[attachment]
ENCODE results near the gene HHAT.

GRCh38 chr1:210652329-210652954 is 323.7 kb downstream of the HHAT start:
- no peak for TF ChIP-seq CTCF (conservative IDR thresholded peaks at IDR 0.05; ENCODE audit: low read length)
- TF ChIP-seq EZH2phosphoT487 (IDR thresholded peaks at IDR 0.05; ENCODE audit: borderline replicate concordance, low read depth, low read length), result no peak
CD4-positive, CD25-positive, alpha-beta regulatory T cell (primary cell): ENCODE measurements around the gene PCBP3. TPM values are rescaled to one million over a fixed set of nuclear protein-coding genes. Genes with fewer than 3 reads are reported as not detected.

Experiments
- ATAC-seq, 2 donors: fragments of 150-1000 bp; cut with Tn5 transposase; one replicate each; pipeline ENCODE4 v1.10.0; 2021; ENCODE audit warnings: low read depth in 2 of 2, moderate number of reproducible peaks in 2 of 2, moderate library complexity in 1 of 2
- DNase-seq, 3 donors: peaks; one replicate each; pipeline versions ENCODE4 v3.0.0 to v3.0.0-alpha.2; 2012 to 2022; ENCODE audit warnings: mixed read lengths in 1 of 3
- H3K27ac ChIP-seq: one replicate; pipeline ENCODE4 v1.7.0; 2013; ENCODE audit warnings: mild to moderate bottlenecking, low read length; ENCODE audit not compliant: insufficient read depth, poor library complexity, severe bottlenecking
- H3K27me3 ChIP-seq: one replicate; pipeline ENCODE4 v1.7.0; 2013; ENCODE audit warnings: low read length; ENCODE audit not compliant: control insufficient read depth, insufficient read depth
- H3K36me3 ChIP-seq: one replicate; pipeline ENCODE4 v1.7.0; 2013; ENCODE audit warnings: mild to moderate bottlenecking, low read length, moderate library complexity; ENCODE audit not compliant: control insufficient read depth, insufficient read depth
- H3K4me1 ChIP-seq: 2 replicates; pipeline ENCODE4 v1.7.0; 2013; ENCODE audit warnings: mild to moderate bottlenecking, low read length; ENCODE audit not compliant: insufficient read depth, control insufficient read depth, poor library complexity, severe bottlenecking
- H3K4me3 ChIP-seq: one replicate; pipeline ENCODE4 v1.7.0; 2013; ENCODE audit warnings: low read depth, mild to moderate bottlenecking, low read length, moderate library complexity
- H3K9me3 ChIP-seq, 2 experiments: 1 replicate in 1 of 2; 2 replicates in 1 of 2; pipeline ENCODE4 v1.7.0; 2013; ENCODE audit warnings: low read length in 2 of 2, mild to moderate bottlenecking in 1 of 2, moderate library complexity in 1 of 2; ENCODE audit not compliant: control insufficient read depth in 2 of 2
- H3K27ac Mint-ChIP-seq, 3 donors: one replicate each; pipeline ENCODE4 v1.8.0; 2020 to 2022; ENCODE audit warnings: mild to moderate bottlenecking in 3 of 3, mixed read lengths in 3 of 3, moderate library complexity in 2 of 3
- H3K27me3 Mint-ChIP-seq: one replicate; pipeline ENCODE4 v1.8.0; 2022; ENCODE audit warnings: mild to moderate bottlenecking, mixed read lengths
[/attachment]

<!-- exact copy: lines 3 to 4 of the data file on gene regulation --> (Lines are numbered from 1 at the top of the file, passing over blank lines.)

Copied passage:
- no peak for TF ChIP-seq CTCF (conservative IDR thresholded peaks at IDR 0.05; ENCODE audit: low read length)
- TF ChIP-seq EZH2phosphoT487 (IDR thresholded peaks at IDR 0.05; ENCODE audit: borderline replicate concordance, low read depth, low read length), result no peak